The Washington Post

New USDA poultry inspection procedures are based on bad data, government report says

Clarification: An earlier version of this story did not fully detail the rule-making process for the proposed poultry inspection program. The story has been clarified.

The USDA has used incomplete and antiquated data in support of its plan to extend new poultry inspection procedures to plants across the country, according to a report by the Government Accountability Office scheduled for public release on Wednesday.

As a result, there are “questions about the validity” of the USDA’s conclusions that the procedures, now used by a limited number of poultry plants under a pilot program, are more effective than the traditional approach at reducing pathogens such as salmonella, the GAO found.

The report was requested by Sen. Kirsten Gillibrand (D-N.Y.), who previously expressed concerns about the pilot program because it allows plants to dramatically speed up processing lines and replace many USDA inspectors with poultry company employees. For decades, government poultry inspectors have been stationed along processing lines to identify contaminated and diseased carcasses.

GAO auditors found that the USDA, in analyzing whether the pilot inspection program improved plants’ efficiency, used data in part collected from plants more than 11 years ago and other data from a study that was more than 20 years old. The USDA has said its proposal aims to save money for taxpayers and consumers through greater efficiency.

The report also criticized the USDA for applying the data it collected from chicken plants to turkey plants.

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In addition, the GAO report faulted the USDA’s Food Safety and Inspection Service (FSIS) for failing to collect and analyze data about the effectiveness of inspections in a similar pilot program in pork plants.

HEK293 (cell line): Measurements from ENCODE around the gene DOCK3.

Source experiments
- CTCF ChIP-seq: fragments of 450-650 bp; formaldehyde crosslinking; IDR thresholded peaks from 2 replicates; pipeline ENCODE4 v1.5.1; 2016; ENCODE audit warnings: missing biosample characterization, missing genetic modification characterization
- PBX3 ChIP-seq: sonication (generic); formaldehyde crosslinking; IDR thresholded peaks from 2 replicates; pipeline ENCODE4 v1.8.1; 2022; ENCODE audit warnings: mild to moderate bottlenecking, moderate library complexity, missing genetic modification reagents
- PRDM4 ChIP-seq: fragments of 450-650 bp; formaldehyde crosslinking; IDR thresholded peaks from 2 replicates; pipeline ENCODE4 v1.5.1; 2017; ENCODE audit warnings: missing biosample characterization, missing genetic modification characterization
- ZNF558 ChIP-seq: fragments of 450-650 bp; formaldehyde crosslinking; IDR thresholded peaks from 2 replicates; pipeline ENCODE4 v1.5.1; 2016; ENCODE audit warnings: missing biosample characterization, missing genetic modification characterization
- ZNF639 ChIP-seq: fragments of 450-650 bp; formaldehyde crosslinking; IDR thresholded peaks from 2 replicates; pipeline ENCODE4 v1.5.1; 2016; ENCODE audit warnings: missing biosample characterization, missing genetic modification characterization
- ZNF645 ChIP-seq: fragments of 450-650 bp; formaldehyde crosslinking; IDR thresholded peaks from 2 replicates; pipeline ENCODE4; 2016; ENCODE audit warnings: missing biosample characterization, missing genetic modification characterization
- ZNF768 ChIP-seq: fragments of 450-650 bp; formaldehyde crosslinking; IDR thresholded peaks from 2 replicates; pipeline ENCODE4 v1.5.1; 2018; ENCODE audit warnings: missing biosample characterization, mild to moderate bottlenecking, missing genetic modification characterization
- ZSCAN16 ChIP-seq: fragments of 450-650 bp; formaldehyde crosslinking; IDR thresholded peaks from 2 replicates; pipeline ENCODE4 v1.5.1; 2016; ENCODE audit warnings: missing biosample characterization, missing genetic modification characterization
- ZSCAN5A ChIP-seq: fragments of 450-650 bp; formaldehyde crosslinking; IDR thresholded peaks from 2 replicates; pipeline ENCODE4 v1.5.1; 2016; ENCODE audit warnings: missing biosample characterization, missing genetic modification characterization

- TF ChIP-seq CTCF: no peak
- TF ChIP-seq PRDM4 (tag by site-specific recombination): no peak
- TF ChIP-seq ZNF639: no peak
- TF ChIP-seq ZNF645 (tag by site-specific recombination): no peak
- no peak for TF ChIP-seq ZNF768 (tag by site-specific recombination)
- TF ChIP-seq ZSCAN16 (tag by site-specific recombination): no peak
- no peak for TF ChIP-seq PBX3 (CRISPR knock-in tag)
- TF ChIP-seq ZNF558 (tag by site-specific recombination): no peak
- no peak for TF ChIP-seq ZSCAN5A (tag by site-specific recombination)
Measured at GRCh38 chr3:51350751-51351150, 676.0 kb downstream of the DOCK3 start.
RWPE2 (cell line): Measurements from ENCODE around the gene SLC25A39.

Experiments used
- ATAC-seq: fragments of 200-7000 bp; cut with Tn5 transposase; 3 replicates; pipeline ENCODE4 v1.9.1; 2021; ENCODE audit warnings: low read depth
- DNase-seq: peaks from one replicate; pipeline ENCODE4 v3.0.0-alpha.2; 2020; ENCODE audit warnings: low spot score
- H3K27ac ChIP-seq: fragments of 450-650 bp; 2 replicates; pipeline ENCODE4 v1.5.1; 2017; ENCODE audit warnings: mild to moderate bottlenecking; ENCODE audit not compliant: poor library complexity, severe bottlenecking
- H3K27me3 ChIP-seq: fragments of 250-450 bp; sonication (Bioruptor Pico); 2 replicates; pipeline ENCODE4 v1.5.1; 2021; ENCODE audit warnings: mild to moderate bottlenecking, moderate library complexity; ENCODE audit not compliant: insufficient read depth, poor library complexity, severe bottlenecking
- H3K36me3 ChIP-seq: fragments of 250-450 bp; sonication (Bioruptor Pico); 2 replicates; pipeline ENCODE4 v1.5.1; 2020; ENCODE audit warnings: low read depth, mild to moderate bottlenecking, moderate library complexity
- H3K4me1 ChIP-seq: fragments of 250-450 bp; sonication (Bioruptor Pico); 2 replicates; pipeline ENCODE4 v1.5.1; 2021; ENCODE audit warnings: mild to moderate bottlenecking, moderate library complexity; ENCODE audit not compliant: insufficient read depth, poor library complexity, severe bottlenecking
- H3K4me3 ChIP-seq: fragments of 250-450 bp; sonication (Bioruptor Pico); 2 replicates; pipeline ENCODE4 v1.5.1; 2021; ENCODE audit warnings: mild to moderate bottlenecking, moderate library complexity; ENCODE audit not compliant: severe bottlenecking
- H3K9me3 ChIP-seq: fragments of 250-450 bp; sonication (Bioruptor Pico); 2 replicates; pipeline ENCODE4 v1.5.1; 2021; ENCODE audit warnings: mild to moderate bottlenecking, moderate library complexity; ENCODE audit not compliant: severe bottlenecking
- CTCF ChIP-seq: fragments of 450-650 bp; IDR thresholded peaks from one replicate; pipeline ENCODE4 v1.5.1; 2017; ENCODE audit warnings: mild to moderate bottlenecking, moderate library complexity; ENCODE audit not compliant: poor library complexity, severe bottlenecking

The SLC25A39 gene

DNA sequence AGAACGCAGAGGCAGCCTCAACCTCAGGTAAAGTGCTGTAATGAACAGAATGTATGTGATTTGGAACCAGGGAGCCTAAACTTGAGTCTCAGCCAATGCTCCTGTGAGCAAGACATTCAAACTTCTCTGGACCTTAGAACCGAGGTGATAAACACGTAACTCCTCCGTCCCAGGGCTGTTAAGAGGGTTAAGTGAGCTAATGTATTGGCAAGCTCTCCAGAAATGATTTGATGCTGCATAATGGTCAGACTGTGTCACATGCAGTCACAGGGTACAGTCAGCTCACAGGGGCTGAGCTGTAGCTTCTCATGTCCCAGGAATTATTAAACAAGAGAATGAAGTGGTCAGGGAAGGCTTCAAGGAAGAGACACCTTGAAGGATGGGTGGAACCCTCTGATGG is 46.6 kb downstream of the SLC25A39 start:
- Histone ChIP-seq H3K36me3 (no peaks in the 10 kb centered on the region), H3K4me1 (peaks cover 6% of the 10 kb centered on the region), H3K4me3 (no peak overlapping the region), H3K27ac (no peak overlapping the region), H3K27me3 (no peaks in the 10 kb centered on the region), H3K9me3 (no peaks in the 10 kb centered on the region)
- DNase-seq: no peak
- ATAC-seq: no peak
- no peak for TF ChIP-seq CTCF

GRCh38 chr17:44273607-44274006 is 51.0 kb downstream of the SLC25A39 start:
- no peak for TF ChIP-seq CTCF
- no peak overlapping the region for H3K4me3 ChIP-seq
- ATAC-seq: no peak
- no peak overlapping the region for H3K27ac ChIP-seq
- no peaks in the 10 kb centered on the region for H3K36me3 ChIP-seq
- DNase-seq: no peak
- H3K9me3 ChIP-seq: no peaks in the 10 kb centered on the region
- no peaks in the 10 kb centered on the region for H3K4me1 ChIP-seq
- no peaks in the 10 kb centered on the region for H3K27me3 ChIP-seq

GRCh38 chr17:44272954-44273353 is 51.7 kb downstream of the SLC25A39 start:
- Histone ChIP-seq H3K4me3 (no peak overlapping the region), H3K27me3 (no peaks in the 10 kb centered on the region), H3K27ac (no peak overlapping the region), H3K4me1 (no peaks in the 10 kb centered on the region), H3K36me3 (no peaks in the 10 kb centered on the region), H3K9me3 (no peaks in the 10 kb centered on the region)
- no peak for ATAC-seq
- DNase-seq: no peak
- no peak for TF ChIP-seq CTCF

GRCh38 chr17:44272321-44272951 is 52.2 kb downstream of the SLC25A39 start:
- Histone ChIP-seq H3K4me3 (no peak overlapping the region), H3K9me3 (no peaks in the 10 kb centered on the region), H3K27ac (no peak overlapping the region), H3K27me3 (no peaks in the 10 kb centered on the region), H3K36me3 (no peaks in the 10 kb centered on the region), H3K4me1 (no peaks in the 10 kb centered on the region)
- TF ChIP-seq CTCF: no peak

The agency began pilot inspection programs in 1998 at chicken, turkey and pork slaughterhouses. The USDA proposed regulations that would allow the agency to expand the programs from the 29 pilot plants to most of the country’s 239 chicken and 96 turkey plants. The USDA submitted proposed regulations for a new poultry inspection program in December 2011 to the White House Office of Information and Regulatory Affairs (OIRA). The office reviewed them, returned them to USDA the following month, and the proposed regulations were published on Jan. 27, 2012. The USDA plans to submit the proposed regulations for approval as a final rule later this year.

Gillibrand plans to send a letter Wednesday morning to OIRA Administrator Howard Shelanski, asking that the regulations be sidelined until more reliable data analysis is complete, according to an aide to the senator.

“This shows that the proposed rule is not formulated on a strong scientific basis and assumptions made in the proposed rule may not be correct,” Gillibrand wrote in the letter, which was obtained by The Washington Post, adding that she wants to “ensure the significant flaws in USDA FSIS’s proposed rule can be addressed before further action is taken.”

The GAO’s recommendations do not call for the rulemaking process to start over. Rather, the agency faulted the USDA for collecting more than 175,000 public comments based on the flawed and incomplete data analysis. It recommended that the USDA “clearly disclose to the public limitations in the information it relied on for the proposed rule to modernize poultry slaughter inspections.”

The GAO made a stronger recommendation for the pork pilot program, saying that the USDA needs to “collect and analyze information to determine if the young hog pilot project is meeting its purpose” before publishing the proposed regulations.

In a written response, Elisabeth Hagen, the undersecretary for food safety, agreed with the GAO’s recommendations and said the USDA will follow them. Hagen also said that more data analysis is being done for the poultry pilot program and that it will soon be updated in the proposed rules.

The GAO said in its report that the USDA did not share the new information, so it was not possible to determine whether the fresh analysis would address concerns raised by the audit.

Kimberly Kindy is a national investigative reporter at The Washington Post.

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